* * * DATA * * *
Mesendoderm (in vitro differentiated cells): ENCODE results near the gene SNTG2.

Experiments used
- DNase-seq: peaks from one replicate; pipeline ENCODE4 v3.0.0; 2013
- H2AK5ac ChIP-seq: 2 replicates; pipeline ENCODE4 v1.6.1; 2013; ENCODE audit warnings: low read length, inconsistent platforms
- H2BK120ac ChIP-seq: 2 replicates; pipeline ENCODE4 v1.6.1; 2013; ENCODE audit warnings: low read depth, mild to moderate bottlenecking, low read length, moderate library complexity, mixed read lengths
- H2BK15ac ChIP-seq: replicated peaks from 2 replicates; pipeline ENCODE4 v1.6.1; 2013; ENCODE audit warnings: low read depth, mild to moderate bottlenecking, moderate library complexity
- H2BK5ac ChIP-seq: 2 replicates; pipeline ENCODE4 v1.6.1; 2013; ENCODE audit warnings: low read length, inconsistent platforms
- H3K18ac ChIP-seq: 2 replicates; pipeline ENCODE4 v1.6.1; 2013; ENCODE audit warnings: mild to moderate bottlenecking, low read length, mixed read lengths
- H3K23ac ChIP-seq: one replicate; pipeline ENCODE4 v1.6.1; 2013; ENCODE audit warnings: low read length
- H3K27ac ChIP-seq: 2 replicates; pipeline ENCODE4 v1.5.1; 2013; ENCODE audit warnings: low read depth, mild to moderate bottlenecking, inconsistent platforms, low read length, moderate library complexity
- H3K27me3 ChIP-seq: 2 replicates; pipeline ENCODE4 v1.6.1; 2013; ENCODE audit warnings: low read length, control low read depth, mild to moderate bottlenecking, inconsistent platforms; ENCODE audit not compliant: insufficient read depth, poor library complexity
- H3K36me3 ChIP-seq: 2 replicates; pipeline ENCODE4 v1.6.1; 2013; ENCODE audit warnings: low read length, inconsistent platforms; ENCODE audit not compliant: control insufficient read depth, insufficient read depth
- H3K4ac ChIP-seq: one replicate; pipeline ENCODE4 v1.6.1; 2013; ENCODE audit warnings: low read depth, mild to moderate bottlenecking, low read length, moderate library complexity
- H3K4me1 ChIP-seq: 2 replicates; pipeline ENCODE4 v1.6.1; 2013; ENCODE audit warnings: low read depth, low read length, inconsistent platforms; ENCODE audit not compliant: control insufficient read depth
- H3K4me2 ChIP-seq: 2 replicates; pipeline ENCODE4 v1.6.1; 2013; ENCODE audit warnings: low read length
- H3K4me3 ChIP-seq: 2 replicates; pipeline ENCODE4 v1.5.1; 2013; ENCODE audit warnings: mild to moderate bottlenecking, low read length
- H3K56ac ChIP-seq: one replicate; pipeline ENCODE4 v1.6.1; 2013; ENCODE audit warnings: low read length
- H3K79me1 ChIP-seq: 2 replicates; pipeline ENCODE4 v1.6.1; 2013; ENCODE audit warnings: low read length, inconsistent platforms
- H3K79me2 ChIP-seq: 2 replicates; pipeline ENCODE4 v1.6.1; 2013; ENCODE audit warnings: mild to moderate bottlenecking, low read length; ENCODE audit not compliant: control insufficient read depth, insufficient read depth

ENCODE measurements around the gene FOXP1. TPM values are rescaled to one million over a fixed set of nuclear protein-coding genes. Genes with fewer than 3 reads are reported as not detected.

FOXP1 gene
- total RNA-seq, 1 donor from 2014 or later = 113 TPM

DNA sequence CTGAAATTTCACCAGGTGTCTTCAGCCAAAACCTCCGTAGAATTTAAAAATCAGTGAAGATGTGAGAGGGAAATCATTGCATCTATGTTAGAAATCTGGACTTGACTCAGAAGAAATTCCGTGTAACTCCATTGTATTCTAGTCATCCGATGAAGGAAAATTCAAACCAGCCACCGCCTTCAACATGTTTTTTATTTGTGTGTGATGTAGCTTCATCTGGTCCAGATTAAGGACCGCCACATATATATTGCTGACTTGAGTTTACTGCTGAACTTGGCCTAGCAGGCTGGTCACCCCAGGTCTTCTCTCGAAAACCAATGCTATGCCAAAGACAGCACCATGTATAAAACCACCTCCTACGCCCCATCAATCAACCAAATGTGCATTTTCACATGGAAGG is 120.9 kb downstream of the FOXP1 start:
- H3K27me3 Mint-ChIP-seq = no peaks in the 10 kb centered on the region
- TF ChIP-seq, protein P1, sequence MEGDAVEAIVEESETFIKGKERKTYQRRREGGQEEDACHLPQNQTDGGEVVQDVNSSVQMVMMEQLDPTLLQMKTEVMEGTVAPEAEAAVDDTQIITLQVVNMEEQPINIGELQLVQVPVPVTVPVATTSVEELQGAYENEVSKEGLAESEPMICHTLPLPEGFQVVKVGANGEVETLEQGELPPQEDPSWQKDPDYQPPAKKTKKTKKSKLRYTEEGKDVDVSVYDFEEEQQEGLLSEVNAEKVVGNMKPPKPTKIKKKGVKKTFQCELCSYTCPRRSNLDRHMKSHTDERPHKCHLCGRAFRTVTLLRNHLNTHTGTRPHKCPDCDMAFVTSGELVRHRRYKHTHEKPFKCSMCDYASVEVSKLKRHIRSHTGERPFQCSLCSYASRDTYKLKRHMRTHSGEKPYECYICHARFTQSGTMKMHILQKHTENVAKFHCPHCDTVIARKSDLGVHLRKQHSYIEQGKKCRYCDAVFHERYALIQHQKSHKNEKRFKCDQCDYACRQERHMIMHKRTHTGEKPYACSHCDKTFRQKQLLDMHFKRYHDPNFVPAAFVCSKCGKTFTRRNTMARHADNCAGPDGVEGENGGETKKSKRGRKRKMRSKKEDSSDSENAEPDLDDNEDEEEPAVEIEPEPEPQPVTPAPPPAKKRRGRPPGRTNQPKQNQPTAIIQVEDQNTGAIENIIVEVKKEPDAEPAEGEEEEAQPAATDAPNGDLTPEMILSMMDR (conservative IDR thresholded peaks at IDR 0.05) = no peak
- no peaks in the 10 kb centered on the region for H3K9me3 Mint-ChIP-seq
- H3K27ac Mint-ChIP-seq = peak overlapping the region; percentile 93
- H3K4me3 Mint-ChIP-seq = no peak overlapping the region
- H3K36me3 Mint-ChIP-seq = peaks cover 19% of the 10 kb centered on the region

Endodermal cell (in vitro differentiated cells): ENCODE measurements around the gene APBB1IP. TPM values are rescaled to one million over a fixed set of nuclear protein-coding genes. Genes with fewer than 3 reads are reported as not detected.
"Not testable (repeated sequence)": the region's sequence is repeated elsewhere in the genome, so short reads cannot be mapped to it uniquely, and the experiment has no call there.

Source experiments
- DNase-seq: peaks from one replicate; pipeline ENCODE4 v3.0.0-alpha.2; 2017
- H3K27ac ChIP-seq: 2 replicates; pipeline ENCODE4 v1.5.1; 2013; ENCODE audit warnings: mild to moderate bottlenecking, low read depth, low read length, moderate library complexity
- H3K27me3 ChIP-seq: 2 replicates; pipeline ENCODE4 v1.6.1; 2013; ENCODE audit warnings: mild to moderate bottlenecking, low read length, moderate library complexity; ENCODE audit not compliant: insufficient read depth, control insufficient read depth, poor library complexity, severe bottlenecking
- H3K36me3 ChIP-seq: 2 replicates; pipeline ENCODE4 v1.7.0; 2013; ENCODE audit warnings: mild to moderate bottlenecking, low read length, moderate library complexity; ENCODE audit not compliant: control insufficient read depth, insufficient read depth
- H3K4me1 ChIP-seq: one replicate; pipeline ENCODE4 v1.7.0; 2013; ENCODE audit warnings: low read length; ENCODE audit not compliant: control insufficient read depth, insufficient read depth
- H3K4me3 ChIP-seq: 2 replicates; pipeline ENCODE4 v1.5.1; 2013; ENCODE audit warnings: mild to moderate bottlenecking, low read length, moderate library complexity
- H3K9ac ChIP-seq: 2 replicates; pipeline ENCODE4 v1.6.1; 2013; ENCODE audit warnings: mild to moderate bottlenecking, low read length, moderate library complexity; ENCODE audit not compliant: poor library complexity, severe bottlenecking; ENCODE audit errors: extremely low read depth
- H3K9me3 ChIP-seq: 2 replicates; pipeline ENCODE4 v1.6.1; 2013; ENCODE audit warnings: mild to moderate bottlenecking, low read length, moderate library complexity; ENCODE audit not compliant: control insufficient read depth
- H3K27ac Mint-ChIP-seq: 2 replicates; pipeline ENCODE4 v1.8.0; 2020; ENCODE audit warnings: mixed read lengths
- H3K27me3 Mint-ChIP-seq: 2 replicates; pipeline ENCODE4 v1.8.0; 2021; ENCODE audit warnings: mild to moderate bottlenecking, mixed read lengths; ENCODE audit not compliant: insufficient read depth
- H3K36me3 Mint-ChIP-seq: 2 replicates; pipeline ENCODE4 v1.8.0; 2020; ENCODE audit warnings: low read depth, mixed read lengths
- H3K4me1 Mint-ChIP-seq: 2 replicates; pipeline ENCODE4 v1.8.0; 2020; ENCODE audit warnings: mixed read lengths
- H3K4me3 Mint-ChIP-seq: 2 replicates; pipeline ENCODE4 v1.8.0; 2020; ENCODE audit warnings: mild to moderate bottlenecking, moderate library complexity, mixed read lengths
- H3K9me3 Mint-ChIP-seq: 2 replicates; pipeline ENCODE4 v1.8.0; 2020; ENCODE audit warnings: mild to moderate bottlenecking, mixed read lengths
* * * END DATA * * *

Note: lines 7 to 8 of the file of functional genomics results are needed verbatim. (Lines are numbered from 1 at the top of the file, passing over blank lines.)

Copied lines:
- H2BK5ac ChIP-seq: 2 replicates; pipeline ENCODE4 v1.6.1; 2013; ENCODE audit warnings: low read length, inconsistent platforms
- H3K18ac ChIP-seq: 2 replicates; pipeline ENCODE4 v1.6.1; 2013; ENCODE audit warnings: mild to moderate bottlenecking, low read length, mixed read lengths